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Oversized equipment and dehumidification

So something is bothering me.

I often see that oversized equipment will not dehumidify sufficiently.

Why?

If you have a 2 ton system in a space and it runs for 100% of the time it will move the same amount of air as a 4 ton running 50% of the time.  So in theory the grossly oversized 4 ton should remove the same amount of water.

I guess on really cool days it could get where the 4 ton system doesn't run long enough to pull the evap down low enough but it seems like most of the time it would do fine especially with a txv.

I have limited exposure to systems so I'm asking for help.

The few I've seen with issues were not running the coil cold enough.
Single pipe quasi-vapor system. Typical operating pressure 0.14 - 0.43 oz. EcoSteam ES-20 Advanced Control for Residential Steam boilers. Rectorseal Steamaster water treatment

Comments

  • Matt_67
    Matt_67 Member Posts: 193
    The equipment doesn't run long enough to get the coil cold enough to dehumidify well and actually drain off the coil - it might only run 4 or 5 minutes and the stat is satisfied. My neighbors condensing unit is not far from my bedroom window and his unit does this constantly. I suppose in theory by adjusting the cycles per hour you could get long enough run times but then that leads to uncomfortable temperature swings.
  • motoguy128
    motoguy128 Member Posts: 335
    It’s coil size and coil temp

    To remove water a 4 ton coil had 2x the surface area that needs to get wet. IF you had a plexiglass door on the coil you’d see that it takes 3-5 minutes to get fully wet and water to get the pan wet and start draining. To the percentage of time that a 4 ton coil is wet than a 2 ton with the same sensible load, will be much lower.

    To level the paying field, you need ramp profiles on the blower to allow the coil to get cold an wet sooner. Although I’ve down this any it still performs poorly.

    Also keep in mind that a modern TXV system set SH to around 8-14. So a percentage of the coil will always be dry. That portion is more significant on a oversized system because there are less air changes due to shorter run time. SO some air is effectively “bypassed” without any moisture removed. Add to that any leaks around the coil also are magnified.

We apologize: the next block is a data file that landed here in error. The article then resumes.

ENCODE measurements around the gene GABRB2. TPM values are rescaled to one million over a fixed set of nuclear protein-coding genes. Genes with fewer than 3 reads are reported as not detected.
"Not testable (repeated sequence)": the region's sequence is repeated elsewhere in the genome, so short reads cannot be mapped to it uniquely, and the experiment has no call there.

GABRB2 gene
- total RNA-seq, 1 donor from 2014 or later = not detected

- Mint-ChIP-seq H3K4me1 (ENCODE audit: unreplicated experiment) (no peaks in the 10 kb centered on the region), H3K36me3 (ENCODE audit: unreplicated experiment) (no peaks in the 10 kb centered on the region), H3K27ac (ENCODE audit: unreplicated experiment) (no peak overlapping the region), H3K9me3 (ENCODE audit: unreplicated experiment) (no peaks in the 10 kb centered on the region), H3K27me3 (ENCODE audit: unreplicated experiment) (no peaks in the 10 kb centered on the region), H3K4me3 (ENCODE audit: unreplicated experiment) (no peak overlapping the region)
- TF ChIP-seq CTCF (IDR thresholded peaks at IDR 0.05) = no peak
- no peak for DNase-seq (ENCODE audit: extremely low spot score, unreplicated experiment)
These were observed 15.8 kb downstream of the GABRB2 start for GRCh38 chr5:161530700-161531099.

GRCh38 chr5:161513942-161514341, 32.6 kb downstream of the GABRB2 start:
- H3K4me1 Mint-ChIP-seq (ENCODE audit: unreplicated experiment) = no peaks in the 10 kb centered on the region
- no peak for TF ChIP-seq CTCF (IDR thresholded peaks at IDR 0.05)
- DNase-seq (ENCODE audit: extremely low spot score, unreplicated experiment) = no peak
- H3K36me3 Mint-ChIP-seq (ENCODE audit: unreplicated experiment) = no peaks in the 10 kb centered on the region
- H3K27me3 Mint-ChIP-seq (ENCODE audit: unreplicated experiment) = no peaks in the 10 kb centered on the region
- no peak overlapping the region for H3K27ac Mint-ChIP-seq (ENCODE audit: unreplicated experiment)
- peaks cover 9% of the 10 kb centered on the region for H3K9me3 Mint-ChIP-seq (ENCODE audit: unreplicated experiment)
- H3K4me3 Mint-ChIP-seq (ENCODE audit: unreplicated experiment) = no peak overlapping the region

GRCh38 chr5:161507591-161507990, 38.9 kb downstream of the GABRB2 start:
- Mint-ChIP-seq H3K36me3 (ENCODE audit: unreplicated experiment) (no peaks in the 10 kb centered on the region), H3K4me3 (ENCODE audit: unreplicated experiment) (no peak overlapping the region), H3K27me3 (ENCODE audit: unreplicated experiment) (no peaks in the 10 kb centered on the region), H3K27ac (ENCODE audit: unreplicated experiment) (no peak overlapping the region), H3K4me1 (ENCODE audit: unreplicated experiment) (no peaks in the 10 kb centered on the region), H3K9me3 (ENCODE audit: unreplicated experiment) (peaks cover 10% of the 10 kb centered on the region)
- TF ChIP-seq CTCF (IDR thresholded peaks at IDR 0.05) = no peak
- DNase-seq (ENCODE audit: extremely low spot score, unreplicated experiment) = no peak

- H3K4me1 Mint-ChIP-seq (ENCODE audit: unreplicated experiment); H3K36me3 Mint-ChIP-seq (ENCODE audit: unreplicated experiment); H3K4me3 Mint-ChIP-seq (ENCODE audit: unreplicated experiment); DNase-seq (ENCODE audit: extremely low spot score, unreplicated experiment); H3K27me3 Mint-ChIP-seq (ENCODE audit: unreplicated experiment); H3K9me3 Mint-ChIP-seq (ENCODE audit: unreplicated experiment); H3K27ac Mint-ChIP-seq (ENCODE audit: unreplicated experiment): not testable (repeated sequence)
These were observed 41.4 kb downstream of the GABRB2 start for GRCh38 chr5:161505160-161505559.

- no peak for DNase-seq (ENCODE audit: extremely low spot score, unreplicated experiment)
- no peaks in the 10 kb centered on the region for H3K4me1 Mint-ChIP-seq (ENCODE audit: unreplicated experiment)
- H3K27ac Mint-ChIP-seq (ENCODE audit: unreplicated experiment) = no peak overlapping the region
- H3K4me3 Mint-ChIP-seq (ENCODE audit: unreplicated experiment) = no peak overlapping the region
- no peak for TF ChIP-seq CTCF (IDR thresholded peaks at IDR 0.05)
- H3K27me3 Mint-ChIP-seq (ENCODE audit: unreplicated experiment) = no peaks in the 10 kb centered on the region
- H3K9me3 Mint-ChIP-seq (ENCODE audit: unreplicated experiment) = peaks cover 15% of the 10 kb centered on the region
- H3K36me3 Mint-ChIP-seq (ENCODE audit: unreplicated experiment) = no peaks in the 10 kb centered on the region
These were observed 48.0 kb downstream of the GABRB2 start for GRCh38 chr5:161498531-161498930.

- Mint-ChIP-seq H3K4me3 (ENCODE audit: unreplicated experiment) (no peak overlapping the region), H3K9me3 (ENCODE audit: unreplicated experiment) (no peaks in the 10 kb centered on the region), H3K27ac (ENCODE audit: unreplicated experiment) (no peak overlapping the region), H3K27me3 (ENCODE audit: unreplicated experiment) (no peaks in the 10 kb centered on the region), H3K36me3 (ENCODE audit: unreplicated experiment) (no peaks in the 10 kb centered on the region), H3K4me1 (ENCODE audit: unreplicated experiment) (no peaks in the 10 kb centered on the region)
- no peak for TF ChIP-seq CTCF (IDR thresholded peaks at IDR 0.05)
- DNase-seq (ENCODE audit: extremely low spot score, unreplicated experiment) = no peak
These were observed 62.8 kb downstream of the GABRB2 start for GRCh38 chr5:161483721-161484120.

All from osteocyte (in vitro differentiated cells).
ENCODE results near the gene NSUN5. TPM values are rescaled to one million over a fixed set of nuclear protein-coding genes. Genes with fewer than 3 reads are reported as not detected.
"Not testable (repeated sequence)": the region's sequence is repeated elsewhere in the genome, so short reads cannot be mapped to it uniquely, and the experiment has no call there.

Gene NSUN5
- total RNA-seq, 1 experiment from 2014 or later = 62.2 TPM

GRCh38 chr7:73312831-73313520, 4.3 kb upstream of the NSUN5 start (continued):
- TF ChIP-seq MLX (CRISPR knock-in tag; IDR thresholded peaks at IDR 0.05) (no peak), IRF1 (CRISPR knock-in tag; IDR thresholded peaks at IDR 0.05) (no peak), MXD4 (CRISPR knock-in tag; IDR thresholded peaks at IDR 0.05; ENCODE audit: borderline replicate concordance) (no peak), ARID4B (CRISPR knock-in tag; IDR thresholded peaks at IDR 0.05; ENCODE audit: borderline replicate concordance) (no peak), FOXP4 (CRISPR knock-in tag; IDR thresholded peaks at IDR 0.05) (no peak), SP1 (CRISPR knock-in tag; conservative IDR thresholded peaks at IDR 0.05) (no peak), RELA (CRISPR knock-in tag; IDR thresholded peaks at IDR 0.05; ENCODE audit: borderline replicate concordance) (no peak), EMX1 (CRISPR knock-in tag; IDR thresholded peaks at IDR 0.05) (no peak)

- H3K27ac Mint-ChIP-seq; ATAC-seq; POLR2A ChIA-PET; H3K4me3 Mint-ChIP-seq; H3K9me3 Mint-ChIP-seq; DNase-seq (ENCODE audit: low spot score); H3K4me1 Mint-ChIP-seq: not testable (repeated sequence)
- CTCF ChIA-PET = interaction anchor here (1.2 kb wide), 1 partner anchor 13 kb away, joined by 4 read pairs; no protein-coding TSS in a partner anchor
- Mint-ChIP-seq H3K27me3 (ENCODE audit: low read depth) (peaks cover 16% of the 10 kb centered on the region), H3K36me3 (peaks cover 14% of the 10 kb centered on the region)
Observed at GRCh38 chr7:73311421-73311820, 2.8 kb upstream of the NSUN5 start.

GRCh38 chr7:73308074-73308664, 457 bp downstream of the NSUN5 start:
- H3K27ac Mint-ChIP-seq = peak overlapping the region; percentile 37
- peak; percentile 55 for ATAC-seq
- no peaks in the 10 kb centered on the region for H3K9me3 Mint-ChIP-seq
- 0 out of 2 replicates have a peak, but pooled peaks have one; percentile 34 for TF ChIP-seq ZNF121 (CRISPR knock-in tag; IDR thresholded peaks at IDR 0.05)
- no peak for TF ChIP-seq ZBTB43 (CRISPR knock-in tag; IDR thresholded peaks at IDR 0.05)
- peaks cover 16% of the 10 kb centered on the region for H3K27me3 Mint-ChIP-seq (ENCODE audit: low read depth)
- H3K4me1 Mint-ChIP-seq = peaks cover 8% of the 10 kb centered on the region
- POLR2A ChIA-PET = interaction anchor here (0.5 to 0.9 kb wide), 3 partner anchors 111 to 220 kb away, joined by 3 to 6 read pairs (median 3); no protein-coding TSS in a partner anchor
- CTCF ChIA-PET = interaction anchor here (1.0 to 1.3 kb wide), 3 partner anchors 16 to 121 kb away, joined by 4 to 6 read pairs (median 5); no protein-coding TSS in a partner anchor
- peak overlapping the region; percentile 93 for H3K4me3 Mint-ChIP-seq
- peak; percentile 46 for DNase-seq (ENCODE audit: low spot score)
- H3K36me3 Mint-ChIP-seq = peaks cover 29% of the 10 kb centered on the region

Then there is the lineset. Every cycle it takes a little time to get the lineset coil and the lineset outdoors Inside the condenser is also sweating. This also becomes greater.

    For all of those same reasons, a larger system will effectively be less efficient. Compounded by high static pressure on the same duct system.


    Case in point. I’m cooling a 3600sqft all brick Victorian with just 4.5 tons cooling capacity. Conventional sizing would probably install 6 tons, Normal oversizing would be 7 tons. MY upstairs system is 2 stage and will often run for 8-16 hours straight holding 74F with a setback down to 72F for comfort overnight. indoor RH is 42-48%. I live in the SE Iowa, design is 91F, wet bulb 78F. For comparison Atlanta, GA is 92/74F and For Lauderdale, FL is the same at 91/78F.

    Another home I owned in the same town had a 3 tone 2 stage system on a 1200sqft home. Grossly oversized. IT struggled even with slowing the blower and Blower delay profiles To keep Indoor RH under 55%. IT had a 4 tone coil “chasing SEER” Compounding the issue. A 2 ton or 1.5ton system would have been more efficient, cheaper to install as well. In that case a 13 SEER 2 ton would have been more efficient than a 16 SEER 3 ton And more comfortable.


    Downsizing takes a leap of faith and the customer has to understand they can’t just turn down the temp and have it quickly change. It takes 2-4 hours for my upstairs to cool off by 1F. Even if it’s 60F outdoors and there’s no sensible gain. I have hundreds of tons of brick and plaster to cool off.

    MY whole house if modern would have maybe 10 tons of drywall. With plaster than number is probably around 50 tons when dry. The poor plasterers probably hauled around 70 tons wet. Then compared OSB sheathing and siding at maybe another 10 tons, compared to I’d guess 100 tons of brick and mortar or more.